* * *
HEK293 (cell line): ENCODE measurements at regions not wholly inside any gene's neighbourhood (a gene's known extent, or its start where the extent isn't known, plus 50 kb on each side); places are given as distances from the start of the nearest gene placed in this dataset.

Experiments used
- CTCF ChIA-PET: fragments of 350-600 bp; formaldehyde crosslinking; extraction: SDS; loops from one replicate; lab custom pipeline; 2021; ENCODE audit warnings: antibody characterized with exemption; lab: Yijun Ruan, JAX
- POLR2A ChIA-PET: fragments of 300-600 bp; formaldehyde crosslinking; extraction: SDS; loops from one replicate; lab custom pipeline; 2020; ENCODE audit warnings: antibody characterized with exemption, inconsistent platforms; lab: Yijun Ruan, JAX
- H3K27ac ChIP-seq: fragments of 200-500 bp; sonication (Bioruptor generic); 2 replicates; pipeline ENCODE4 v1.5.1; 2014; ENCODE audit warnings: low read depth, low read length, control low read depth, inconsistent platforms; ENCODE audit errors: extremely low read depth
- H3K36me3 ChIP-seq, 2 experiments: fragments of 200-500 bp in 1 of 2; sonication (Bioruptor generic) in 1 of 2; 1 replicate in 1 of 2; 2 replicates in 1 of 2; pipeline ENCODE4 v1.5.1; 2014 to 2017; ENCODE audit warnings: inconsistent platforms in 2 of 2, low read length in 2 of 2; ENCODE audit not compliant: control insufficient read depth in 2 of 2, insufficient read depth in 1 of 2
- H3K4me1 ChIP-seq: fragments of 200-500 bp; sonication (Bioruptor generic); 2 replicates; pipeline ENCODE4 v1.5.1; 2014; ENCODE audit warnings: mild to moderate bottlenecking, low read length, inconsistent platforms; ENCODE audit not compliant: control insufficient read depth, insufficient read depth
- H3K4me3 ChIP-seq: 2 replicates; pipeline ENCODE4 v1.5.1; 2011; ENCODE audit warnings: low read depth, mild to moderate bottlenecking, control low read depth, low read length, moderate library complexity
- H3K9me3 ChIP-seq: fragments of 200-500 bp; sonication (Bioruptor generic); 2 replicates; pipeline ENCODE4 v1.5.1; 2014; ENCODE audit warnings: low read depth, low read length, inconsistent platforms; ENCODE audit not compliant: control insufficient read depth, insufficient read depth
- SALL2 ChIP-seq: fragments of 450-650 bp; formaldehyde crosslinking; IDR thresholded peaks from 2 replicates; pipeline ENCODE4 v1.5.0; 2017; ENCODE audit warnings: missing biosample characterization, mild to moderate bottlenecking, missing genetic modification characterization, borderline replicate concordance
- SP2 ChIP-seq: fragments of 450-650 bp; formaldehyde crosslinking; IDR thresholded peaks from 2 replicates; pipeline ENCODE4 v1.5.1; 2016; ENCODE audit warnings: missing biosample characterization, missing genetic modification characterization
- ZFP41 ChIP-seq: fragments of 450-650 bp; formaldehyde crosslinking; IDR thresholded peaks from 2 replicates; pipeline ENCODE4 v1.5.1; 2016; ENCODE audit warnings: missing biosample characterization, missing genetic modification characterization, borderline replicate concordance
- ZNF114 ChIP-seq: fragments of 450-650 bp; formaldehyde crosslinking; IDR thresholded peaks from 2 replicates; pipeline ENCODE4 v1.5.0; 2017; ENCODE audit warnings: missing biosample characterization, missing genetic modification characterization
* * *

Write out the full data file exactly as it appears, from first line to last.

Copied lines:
HEK293 (cell line): ENCODE measurements at regions not wholly inside any gene's neighbourhood (a gene's known extent, or its start where the extent isn't known, plus 50 kb on each side); places are given as distances from the start of the nearest gene placed in this dataset.

Experiments used
- CTCF ChIA-PET: fragments of 350-600 bp; formaldehyde crosslinking; extraction: SDS; loops from one replicate; lab custom pipeline; 2021; ENCODE audit warnings: antibody characterized with exemption; lab: Yijun Ruan, JAX
- POLR2A ChIA-PET: fragments of 300-600 bp; formaldehyde crosslinking; extraction: SDS; loops from one replicate; lab custom pipeline; 2020; ENCODE audit warnings: antibody characterized with exemption, inconsistent platforms; lab: Yijun Ruan, JAX
- H3K27ac ChIP-seq: fragments of 200-500 bp; sonication (Bioruptor generic); 2 replicates; pipeline ENCODE4 v1.5.1; 2014; ENCODE audit warnings: low read depth, low read length, control low read depth, inconsistent platforms; ENCODE audit errors: extremely low read depth
- H3K36me3 ChIP-seq, 2 experiments: fragments of 200-500 bp in 1 of 2; sonication (Bioruptor generic) in 1 of 2; 1 replicate in 1 of 2; 2 replicates in 1 of 2; pipeline ENCODE4 v1.5.1; 2014 to 2017; ENCODE audit warnings: inconsistent platforms in 2 of 2, low read length in 2 of 2; ENCODE audit not compliant: control insufficient read depth in 2 of 2, insufficient read depth in 1 of 2
- H3K4me1 ChIP-seq: fragments of 200-500 bp; sonication (Bioruptor generic); 2 replicates; pipeline ENCODE4 v1.5.1; 2014; ENCODE audit warnings: mild to moderate bottlenecking, low read length, inconsistent platforms; ENCODE audit not compliant: control insufficient read depth, insufficient read depth
- H3K4me3 ChIP-seq: 2 replicates; pipeline ENCODE4 v1.5.1; 2011; ENCODE audit warnings: low read depth, mild to moderate bottlenecking, control low read depth, low read length, moderate library complexity
- H3K9me3 ChIP-seq: fragments of 200-500 bp; sonication (Bioruptor generic); 2 replicates; pipeline ENCODE4 v1.5.1; 2014; ENCODE audit warnings: low read depth, low read length, inconsistent platforms; ENCODE audit not compliant: control insufficient read depth, insufficient read depth
- SALL2 ChIP-seq: fragments of 450-650 bp; formaldehyde crosslinking; IDR thresholded peaks from 2 replicates; pipeline ENCODE4 v1.5.0; 2017; ENCODE audit warnings: missing biosample characterization, mild to moderate bottlenecking, missing genetic modification characterization, borderline replicate concordance
- SP2 ChIP-seq: fragments of 450-650 bp; formaldehyde crosslinking; IDR thresholded peaks from 2 replicates; pipeline ENCODE4 v1.5.1; 2016; ENCODE audit warnings: missing biosample characterization, missing genetic modification characterization
- ZFP41 ChIP-seq: fragments of 450-650 bp; formaldehyde crosslinking; IDR thresholded peaks from 2 replicates; pipeline ENCODE4 v1.5.1; 2016; ENCODE audit warnings: missing biosample characterization, missing genetic modification characterization, borderline replicate concordance
- ZNF114 ChIP-seq: fragments of 450-650 bp; formaldehyde crosslinking; IDR thresholded peaks from 2 replicates; pipeline ENCODE4 v1.5.0; 2017; ENCODE audit warnings: missing biosample characterization, missing genetic modification characterization